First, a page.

MASSACHUSETTS BAY—The historic 2005 “red tide” of the harmful algae Alexandrium fundyense was the most widespread and intense in New England since 1972. It kept the WHOI sampling team, led by Bruce Keafer, going to sea on coastal research vessel Tioga and other vessels through December to see if the toxin-producing plants left cysts to seed future outbreaks. Meanwhile, Deana Erdner (right), Linda McCauley, Kerry Norton, and others in WHOI biologist Don Anderson’s laboratory have been isolating and culturing cells to figure out which genotype of Alexandrium dominated the 2005 bloom. In April 2006, Keafer and crew saddled up for another season, making several trips on Tioga to see if history repeats itself. See New Maps Provide Clues to the Historic 2005 Red Tide Outbreak in New England And Hints for 2006. (Photo by Mike Carlowicz, Woods Hole Oceanographic Institution)
SOUTHERN OCEAN—Oceans are layered with distinct water masses that vary in size, temperature, and saltiness. Researchers on the research vessel Knorr spent seven weeks in the winter of 2006 surveying the source of a dense, low-salt layer that flows north from Antarctica and fills almost all the Southern Hemisphere and tropical oceans at depths of 2,600 to 3,200 feet (800 to 1,000 meters). Still unknown is how this water mass forms, then sinks, rises, and flows, and how it affects global climate, said the expedition’s co-leader Lynne Talley, a physical oceanographer at Scripps Institution of Oceanography and a 1982 graduate of the MIT/WHOI Joint Program. (Photo by Amy Simoneau, Woods Hole Oceanographic Institution)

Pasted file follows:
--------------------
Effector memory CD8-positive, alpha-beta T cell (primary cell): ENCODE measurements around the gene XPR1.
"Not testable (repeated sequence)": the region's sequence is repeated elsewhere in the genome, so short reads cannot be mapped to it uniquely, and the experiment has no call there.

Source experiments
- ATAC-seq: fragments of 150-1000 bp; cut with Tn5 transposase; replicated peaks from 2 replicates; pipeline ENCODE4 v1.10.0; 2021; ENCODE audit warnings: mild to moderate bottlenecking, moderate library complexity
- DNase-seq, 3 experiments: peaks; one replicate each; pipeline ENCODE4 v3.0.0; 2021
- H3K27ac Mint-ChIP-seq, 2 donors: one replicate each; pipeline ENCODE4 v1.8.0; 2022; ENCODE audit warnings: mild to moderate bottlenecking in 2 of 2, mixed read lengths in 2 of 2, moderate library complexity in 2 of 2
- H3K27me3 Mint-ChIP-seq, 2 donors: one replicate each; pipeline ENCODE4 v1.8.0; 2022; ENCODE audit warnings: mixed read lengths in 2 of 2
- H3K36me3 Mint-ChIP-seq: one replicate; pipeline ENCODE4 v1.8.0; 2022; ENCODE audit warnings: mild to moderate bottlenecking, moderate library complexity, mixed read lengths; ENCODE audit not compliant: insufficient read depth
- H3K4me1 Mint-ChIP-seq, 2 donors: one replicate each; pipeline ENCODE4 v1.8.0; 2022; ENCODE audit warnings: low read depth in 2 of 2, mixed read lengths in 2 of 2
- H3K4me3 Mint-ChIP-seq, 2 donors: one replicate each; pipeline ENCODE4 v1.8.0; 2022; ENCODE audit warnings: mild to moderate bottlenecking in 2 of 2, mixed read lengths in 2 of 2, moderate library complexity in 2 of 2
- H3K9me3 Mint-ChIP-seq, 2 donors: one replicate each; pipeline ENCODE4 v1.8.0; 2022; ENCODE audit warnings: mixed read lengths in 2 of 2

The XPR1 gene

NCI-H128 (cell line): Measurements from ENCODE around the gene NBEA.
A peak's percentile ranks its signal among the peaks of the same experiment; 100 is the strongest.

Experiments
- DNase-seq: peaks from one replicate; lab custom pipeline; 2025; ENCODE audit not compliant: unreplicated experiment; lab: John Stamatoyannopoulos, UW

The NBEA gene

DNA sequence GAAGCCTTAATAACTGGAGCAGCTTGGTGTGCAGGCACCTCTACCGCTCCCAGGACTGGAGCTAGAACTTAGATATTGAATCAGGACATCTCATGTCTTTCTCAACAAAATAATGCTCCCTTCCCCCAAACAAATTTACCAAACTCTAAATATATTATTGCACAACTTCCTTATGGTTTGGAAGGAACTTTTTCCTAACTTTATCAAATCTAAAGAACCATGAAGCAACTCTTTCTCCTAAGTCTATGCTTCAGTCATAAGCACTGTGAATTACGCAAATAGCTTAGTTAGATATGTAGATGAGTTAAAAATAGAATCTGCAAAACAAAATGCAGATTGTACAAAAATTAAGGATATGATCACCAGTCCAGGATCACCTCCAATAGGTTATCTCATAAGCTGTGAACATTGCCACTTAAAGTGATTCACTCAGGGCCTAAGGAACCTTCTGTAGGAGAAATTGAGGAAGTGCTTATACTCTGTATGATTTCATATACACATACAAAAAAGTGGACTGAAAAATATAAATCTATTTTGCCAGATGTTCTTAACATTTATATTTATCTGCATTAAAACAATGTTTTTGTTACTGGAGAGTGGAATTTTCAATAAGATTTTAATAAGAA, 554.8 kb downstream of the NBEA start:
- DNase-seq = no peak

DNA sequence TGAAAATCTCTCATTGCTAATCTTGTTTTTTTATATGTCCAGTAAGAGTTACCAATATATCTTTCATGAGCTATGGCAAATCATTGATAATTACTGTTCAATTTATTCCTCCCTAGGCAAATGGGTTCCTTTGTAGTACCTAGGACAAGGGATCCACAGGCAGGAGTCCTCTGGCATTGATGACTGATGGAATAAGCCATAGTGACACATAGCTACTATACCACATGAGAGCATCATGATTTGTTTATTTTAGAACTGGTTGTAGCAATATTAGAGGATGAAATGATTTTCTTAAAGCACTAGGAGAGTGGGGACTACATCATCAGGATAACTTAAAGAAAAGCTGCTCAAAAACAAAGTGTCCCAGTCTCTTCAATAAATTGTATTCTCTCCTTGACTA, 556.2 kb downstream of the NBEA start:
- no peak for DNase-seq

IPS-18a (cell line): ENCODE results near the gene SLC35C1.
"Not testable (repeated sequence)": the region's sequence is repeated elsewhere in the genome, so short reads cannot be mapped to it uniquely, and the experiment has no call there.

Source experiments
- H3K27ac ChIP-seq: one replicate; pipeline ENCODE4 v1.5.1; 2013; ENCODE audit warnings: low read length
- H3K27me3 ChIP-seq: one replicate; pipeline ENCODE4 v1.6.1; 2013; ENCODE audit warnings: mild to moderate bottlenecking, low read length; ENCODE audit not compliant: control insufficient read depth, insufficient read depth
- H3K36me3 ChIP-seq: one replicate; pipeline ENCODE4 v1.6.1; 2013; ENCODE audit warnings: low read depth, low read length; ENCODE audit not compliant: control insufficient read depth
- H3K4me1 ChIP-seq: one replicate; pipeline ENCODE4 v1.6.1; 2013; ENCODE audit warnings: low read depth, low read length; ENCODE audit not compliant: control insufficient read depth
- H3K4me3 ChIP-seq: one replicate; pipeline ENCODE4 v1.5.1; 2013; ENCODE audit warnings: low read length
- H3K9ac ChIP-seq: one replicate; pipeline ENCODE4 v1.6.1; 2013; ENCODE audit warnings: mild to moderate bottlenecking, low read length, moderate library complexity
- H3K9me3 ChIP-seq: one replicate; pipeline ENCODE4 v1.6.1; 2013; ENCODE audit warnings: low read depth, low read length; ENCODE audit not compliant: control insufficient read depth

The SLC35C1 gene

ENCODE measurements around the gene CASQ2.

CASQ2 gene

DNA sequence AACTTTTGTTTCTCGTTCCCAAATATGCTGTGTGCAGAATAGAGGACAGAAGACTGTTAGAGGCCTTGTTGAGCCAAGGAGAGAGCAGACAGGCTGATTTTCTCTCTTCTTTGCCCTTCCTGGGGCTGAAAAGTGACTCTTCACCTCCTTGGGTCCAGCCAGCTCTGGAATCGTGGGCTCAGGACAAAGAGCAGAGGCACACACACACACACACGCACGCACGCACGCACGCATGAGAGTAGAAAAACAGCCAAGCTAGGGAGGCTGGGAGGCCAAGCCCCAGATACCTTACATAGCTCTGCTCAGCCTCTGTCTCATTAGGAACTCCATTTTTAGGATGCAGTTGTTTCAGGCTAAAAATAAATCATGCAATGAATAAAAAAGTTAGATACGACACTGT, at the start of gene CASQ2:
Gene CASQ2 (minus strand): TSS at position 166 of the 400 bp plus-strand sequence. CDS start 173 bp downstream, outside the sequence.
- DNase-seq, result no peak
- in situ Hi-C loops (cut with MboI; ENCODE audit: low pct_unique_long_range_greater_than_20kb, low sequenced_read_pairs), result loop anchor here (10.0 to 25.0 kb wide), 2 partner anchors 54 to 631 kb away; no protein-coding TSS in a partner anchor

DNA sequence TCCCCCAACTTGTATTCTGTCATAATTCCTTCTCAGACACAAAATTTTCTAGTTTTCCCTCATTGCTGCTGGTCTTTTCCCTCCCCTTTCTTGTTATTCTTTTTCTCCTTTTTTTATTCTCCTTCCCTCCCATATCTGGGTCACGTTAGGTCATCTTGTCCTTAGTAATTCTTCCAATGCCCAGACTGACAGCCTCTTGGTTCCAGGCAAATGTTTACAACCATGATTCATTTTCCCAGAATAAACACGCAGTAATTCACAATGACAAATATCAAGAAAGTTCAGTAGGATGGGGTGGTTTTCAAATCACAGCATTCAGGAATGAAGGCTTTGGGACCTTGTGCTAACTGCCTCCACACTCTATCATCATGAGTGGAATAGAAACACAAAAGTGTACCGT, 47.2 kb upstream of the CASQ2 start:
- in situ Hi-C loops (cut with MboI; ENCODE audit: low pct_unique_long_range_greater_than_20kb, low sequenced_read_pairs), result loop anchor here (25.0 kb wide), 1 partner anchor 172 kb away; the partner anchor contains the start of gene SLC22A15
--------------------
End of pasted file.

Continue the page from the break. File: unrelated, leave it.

CAPE COD—In winter, shallow waters off the National Seashore on Cape Cod cool and get more dense. But as snow melts in northern New England in spring, a fresher coastal current appears off Cape Cod. These two phenomena oppose each other: The winter-cooled, dense shallow waters are potentially capable of flowing offshore into the center of the Gulf of Maine; the fresher waters are less dense and more likely to travel long distances along the coast. In the winter of 2005-06, WHOI physical oceanographers Glen Gawarkiewicz and Andrey Shcherbina have investigated the water masses off Cape Cod, using a combination of observations from a REMUS autonomous underwater vehicle, moored current profilers, and hydrographic measurements from WHOI’s coastal research vessel Tioga. See Outer Cape Cod Winter Cooling Project. (Photo by Chris Linder, Woods Hole Oceanographic Institution)
See WHOI Around the World for an interactive map that highlights WHOI research expeditions on land and at sea since 2004.
SARGASSO SEA—After six months of maintenance, the deep-sea submersible Alvin is returning to work. In April 2006, the sub’s engineers and pilots made recertification dives, submerging first in shallow waters then deeper to Alvin’s maximum 14,700-foot (4,500-meter) depth. On the same expedition on R/V Atlantis, engineers conducted the first deep-water dunks of the new autonomous vehicle Sentry (below). The fast-moving, four-winged vehicle—slightly smaller than a Volkswagen Beetle—will perform sonar surveys over rugged undersea terrain. Trials allow engineers to see how Sentry handles navigating and maneuvering at depths of 16,400 feet (5,000 meters). See Alvin. (Photo by Tom Kleindinst, Woods Hole Oceanographic Institution)